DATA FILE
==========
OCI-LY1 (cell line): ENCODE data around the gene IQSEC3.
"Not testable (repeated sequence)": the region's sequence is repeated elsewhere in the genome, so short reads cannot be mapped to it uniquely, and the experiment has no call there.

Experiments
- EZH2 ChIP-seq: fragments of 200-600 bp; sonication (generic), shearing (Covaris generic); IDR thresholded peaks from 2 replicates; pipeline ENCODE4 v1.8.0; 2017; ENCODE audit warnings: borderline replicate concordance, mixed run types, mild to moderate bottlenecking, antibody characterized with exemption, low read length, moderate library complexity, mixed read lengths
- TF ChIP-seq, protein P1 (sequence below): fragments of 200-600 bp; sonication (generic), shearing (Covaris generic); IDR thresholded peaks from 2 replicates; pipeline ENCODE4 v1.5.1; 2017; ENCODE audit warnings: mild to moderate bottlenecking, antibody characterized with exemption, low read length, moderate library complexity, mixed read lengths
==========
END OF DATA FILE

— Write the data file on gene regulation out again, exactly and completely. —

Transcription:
OCI-LY1 (cell line): ENCODE data around the gene IQSEC3.
"Not testable (repeated sequence)": the region's sequence is repeated elsewhere in the genome, so short reads cannot be mapped to it uniquely, and the experiment has no call there.

Experiments
- EZH2 ChIP-seq: fragments of 200-600 bp; sonication (generic), shearing (Covaris generic); IDR thresholded peaks from 2 replicates; pipeline ENCODE4 v1.8.0; 2017; ENCODE audit warnings: borderline replicate concordance, mixed run types, mild to moderate bottlenecking, antibody characterized with exemption, low read length, moderate library complexity, mixed read lengths
- TF ChIP-seq, protein P1 (sequence below): fragments of 200-600 bp; sonication (generic), shearing (Covaris generic); IDR thresholded peaks from 2 replicates; pipeline ENCODE4 v1.5.1; 2017; ENCODE audit warnings: mild to moderate bottlenecking, antibody characterized with exemption, low read length, moderate library complexity, mixed read lengths